Local Hook Block

This past Sunday, one of the Vineyard’s legendary anglers, Steve Amaral, gave me a call, ostensibly to talk about some old Atom plugs he has. I have helped Steve in the past sell some of the wooden and plastic creations he has from years gone by that speak to the history of surfcasting on the Cape and Islands.

Steve is an inspiration. Even with this whole COVID-19 thing going on, Steve went white perch fishing the other day and was planning on going later on that afternoon on the day we spoke. He had even gone out and dug a half peck of quahogs to use as bait and was looking forward to another fine meal of sweet, fried fillets.

When it comes to white perch around these parts, I can’t imagine that many people go in search of them, let alone know what one of them is. Both the Vineyard and Nantucket have healthy white perch fisheries, but the impression I got from folks like Trafton Hinckley, who at one time knew every hotspot for these fish in Falmouth, is that development has severely impacted their populations and runs.

So I was really glad to hear about Steve’s angling, as well as his wintertime activity of putting on his wool-lined pants and neoprene waders in order to go out and harvest scallops that still inhabit a number of spots on the Vineyard. That tradition still holds firm out on Martha’s island, while I would be willing to bet that the number of people who even think about scallops, other than those they get from the local fish market, has dwindled to next to nothing.

Overall, talking to Steve was inspirational and gave me a good kick in the pants, given how inactive I have allowed myself to get.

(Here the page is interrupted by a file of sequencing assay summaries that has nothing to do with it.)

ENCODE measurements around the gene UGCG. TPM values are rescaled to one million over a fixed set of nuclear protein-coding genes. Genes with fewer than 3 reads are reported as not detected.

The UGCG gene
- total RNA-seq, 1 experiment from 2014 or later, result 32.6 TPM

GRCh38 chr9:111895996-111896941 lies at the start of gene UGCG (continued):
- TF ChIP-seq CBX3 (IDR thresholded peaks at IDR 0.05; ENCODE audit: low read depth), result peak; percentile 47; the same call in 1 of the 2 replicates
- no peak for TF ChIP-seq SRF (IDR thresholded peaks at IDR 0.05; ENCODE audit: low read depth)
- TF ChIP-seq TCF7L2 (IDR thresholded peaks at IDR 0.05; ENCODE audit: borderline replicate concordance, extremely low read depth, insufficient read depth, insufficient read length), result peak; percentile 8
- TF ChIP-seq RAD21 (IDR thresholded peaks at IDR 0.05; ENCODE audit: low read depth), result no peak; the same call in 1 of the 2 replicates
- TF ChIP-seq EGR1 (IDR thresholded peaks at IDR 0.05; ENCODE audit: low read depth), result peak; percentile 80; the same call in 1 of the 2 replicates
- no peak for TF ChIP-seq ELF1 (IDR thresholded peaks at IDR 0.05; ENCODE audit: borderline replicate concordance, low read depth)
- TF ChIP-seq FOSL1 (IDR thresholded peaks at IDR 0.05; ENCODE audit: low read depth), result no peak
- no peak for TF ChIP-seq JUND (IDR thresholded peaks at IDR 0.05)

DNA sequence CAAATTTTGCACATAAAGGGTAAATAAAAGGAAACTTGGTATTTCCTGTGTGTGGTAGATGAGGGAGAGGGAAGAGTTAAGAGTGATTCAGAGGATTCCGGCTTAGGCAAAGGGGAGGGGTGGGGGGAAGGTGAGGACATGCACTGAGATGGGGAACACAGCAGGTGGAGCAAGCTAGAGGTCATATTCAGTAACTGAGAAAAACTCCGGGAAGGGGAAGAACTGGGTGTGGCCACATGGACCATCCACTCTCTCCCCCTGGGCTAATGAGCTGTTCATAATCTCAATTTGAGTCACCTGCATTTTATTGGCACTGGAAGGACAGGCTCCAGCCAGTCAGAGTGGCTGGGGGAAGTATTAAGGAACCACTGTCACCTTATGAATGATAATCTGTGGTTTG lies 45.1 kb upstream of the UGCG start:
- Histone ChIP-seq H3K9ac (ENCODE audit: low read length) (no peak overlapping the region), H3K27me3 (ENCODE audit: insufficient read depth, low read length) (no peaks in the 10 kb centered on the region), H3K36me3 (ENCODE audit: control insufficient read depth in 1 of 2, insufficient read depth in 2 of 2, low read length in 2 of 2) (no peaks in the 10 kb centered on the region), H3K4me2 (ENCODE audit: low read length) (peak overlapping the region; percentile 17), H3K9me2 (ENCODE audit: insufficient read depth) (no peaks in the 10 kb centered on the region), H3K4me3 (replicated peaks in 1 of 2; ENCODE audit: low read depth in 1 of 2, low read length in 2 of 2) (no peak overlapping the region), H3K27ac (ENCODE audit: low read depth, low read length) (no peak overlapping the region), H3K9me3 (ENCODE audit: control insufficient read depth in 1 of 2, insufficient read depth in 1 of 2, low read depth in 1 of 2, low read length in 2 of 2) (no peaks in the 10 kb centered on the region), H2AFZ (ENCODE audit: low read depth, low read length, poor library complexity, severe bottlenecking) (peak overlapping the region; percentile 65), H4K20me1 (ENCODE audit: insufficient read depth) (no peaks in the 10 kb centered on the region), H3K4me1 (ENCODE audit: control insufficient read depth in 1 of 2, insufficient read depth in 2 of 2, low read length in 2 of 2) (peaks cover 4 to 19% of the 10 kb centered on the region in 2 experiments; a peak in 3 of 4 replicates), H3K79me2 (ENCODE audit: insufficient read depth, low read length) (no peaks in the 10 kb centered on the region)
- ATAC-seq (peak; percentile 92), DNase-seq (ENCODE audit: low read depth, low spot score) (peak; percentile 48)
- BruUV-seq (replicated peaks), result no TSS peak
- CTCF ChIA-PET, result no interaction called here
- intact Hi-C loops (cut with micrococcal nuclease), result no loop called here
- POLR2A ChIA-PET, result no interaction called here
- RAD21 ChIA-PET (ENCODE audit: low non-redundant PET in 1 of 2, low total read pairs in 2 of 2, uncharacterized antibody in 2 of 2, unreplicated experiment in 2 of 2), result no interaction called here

Even when I have never gone fishing for a species such as haddock or cod, I find that I learn so much more about this type of angling by talking to folks who have, as opposed to, say, reading a book.

A couple of weeks ago, Christian Giardini from Falmouth Bait & Tackle in Teaticket told me that he had gone haddock fishing up in Cape Cod Bay and that the bite was very good. Apparently, they move in pretty close, say somewhere between three and ten miles, off of Plymouth, Marshfield and Duxbury; I recall reading somewhere that the Powder Point Bridge in Duxbury had or still has some cod fishing from shore in the early spring, just as the Canal and the outer Cape were both known for cold weather cod fishing from terra firma.

Unlike cod, which are most often caught with large diamond or Norwegian-style jigs, some of them weighing a pound or more because of the depths that cod hang in, haddock are most often targeted with bait, especially sea clams. In fact, Jeff Hopwood at Maco’s in Buzzards Bay, who not only runs his two shops but is also a wholesale bait dealer, told me that last weekend he sold ten gallons of sea clams, which should give you a pretty good idea of how that fishery is going, just as a run on sea worms in July or August means that the tube-and-worm action is happening in a big way.

The other bait that garners plenty of attention this time of year are green crabs, which are favored by anglers looking to catch tautog. Early in the season, some toggers believe in using worms or taking off the hard shell on crabs since tautog, or blackfish as they are called in states to our south, need time for their mouths to toughen up. I don’t have a ton of experience when it comes to fishing for this species, but the folks who do target them have their own tricks and rigs that really make a difference, so it comes as no surprise to me that how you handle your crabs can really pay off.

Relatively recently, the use of leadhead jigs designed to be tipped with crabs and has become more popular, but some folks still use traditional multihook rigs. Tautog are hard fighting fish that typically hang around hard bottom structure, so using one of these jigs helps limit hang-ups, while making sure that your tackle is sufficiently heavy to wrestle a hefty tautog away from its lair, is essential to avoid becoming hung up in another way.